Letters to Nature

Nature 424, 935-938 (21 August 2003) | doi:10.1038/nature01768; Received 12 December 2002; Accepted 22 April 2003

Regulatory evolution of shavenbaby/ovo underlies multiple cases of morphological parallelism

Elio Sucena1,4,5, Isabelle Delon2,4, Isaac Jones3, François Payre2 & David L. Stern1

  1. Department of Ecology and Evolutionary Biology, Princeton University, Princeton, New Jersey 08544, USA
  2. Centre de Biologie du Développement, Bâtiment 4R3, 118 Route de Narbonne, 31062 cedex4 Toulouse, France
  3. Vanguard High School, 317 East 67th Street, New York, New York 10021, USA
  4. These authors contributed equally to this work
  5. Present address: Instituto Gulbenkian de Ciência, Rua da quinta grande 6, 2780-156 Oeiras, Portugal

Correspondence to: David L. Stern1 Email: dstern@princeton.edu
The NCBI accession numbers for svb/ovo fragments from D. virilis and D. borealis are AY184285 and AY184286, respectively.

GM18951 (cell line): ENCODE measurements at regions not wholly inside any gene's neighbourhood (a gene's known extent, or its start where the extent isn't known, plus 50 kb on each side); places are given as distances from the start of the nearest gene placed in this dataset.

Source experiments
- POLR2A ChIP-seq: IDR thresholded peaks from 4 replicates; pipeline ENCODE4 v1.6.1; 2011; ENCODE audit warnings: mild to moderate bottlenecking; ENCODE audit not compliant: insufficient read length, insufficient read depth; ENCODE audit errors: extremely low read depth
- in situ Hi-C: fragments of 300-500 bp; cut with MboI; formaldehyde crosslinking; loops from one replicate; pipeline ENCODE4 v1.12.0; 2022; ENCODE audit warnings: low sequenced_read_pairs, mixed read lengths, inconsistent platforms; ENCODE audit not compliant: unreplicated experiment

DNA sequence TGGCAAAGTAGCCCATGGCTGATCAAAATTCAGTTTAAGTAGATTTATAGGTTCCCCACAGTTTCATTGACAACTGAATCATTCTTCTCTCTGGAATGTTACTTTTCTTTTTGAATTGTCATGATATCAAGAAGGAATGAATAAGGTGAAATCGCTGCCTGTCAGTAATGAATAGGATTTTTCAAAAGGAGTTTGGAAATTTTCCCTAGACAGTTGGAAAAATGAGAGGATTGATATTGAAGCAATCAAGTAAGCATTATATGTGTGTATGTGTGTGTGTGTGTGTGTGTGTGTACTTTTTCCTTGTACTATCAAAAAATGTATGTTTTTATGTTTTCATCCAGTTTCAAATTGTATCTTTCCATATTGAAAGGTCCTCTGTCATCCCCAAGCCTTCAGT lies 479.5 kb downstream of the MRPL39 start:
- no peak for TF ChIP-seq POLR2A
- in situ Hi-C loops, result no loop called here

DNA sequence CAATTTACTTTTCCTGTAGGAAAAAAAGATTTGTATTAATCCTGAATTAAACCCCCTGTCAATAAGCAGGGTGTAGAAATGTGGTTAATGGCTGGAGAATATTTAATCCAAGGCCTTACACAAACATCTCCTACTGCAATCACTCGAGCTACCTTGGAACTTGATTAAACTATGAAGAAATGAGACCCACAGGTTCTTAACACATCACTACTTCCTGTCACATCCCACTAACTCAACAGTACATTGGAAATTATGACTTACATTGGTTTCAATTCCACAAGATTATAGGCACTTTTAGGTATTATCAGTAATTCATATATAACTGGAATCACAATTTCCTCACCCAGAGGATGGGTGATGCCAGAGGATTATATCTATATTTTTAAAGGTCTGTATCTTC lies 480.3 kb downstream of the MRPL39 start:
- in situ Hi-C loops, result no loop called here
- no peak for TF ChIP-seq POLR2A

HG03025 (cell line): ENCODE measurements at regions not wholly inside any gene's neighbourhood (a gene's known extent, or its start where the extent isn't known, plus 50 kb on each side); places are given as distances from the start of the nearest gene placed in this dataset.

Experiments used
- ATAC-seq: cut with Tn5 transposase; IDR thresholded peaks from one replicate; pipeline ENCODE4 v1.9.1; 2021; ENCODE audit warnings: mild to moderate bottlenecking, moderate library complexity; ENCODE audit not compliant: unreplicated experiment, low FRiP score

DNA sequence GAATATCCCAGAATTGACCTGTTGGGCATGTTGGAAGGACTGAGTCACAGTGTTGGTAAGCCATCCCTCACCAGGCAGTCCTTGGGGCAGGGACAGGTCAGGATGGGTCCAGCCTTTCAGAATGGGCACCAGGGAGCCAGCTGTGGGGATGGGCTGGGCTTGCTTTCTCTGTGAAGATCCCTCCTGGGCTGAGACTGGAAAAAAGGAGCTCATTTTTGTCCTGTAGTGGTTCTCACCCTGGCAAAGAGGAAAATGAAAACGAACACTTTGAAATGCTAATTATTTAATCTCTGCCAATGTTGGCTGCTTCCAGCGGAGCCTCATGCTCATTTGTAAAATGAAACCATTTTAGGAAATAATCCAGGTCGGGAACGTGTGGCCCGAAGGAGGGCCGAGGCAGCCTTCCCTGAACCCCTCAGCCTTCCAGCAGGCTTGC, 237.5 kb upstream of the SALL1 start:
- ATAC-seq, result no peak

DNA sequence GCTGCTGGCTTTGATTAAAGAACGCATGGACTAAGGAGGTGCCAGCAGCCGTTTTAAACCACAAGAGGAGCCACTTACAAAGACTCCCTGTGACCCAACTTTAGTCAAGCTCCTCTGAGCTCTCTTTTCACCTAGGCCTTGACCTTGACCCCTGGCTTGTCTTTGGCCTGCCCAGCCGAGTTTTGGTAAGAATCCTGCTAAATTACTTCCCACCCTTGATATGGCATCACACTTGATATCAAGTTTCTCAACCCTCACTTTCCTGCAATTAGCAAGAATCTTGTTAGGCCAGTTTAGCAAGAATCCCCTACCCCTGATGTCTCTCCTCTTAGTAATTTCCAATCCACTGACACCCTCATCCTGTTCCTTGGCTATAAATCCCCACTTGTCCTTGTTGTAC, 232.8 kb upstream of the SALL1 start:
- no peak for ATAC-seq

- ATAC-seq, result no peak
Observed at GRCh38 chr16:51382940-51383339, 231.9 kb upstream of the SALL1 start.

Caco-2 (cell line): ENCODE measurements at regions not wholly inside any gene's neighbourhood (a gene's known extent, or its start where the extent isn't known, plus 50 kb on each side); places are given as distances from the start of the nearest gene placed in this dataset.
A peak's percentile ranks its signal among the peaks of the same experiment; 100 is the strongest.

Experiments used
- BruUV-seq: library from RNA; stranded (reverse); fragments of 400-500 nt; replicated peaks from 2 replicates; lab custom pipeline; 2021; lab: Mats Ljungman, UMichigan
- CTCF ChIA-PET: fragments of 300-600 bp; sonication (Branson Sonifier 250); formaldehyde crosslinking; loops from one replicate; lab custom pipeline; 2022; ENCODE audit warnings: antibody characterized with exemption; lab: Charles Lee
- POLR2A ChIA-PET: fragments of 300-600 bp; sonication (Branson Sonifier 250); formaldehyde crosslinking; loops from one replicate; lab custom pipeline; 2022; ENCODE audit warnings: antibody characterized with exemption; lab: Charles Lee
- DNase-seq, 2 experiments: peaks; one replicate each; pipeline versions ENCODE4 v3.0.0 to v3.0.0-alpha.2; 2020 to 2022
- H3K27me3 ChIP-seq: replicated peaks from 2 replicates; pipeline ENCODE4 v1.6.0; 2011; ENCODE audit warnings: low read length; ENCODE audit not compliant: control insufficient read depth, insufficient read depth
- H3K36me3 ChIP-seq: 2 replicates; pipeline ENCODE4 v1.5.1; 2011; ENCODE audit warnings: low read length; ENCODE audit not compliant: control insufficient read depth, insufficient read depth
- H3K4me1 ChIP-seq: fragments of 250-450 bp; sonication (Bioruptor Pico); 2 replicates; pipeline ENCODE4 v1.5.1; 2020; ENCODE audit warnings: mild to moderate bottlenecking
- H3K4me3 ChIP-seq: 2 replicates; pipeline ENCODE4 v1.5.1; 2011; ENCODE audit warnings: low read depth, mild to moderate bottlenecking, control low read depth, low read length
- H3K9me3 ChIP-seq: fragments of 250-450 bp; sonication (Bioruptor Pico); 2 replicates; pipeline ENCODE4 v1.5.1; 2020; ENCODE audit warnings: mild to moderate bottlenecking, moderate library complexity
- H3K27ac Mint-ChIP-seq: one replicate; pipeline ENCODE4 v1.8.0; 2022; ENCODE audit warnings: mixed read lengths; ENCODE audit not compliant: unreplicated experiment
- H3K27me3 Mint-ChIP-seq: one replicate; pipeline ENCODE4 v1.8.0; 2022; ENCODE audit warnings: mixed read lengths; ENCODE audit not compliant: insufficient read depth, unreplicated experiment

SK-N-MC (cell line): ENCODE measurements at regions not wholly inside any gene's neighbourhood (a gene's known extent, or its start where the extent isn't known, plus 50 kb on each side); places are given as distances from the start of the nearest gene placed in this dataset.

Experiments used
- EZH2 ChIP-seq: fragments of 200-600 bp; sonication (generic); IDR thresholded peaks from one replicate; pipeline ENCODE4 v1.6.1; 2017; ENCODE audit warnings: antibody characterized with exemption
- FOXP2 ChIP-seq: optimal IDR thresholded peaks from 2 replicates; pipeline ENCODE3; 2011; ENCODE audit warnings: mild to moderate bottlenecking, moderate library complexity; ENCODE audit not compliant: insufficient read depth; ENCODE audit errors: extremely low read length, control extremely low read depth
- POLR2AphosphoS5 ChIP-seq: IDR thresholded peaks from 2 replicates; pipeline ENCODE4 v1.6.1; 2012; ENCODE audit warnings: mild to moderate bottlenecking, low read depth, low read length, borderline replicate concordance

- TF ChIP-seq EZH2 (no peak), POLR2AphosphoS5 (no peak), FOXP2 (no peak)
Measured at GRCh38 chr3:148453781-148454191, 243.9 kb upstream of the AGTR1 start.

Cases of convergent evolution that involve changes in the same developmental pathway, called parallelism, provide evidence that a limited number of developmental changes are available to evolve a particular phenotype1. To our knowledge, in no case are the genetic changes underlying morphological convergence understood. However, morphological convergence is not generally assumed to imply developmental parallelism2. Here we investigate a case of convergence of larval morphology in insects and show that the loss of particular trichomes, observed in one species of the Drosophila melanogaster species group, has independently evolved multiple times in the distantly related D. virilis species group3. We present genetic and gene expression data showing that regulatory changes of the shavenbaby/ovo (svb/ovo) gene underlie all independent cases of this morphological convergence. Our results indicate that some developmental regulators might preferentially accumulate evolutionary changes and that morphological parallelism might therefore be more common than previously appreciated.